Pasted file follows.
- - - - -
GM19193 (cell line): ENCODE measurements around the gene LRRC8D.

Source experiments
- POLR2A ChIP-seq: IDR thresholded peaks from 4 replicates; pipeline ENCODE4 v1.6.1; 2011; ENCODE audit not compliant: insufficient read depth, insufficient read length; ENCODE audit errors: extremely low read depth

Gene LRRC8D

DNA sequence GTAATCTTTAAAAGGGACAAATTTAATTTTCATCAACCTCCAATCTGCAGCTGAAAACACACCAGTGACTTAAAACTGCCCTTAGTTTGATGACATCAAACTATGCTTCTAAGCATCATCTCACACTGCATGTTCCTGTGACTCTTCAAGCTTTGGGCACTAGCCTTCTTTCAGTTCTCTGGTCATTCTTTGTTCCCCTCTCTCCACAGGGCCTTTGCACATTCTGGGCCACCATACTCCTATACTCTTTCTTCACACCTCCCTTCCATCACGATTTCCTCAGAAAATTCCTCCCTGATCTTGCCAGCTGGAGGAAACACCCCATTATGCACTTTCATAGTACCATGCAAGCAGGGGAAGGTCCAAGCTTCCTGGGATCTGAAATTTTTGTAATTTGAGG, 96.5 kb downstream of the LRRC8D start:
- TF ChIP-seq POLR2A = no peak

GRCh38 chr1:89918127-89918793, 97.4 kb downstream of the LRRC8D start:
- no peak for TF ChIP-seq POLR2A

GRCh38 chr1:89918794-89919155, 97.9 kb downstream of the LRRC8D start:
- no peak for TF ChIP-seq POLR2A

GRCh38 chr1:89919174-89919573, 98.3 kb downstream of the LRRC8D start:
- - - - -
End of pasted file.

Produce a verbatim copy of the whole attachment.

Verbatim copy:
GM19193 (cell line): ENCODE measurements around the gene LRRC8D.

Source experiments
- POLR2A ChIP-seq: IDR thresholded peaks from 4 replicates; pipeline ENCODE4 v1.6.1; 2011; ENCODE audit not compliant: insufficient read depth, insufficient read length; ENCODE audit errors: extremely low read depth

Gene LRRC8D

DNA sequence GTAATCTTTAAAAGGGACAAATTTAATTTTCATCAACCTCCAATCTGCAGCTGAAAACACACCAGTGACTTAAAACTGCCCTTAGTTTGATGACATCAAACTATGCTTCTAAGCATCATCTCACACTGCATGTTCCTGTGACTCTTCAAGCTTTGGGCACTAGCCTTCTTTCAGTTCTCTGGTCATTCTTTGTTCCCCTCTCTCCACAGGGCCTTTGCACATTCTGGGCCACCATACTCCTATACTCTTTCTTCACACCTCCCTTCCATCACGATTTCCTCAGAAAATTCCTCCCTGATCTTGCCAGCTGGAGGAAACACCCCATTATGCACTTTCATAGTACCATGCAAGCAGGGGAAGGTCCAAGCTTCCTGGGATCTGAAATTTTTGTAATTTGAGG, 96.5 kb downstream of the LRRC8D start:
- TF ChIP-seq POLR2A = no peak

GRCh38 chr1:89918127-89918793, 97.4 kb downstream of the LRRC8D start:
- no peak for TF ChIP-seq POLR2A

GRCh38 chr1:89918794-89919155, 97.9 kb downstream of the LRRC8D start:
- no peak for TF ChIP-seq POLR2A

GRCh38 chr1:89919174-89919573, 98.3 kb downstream of the LRRC8D start: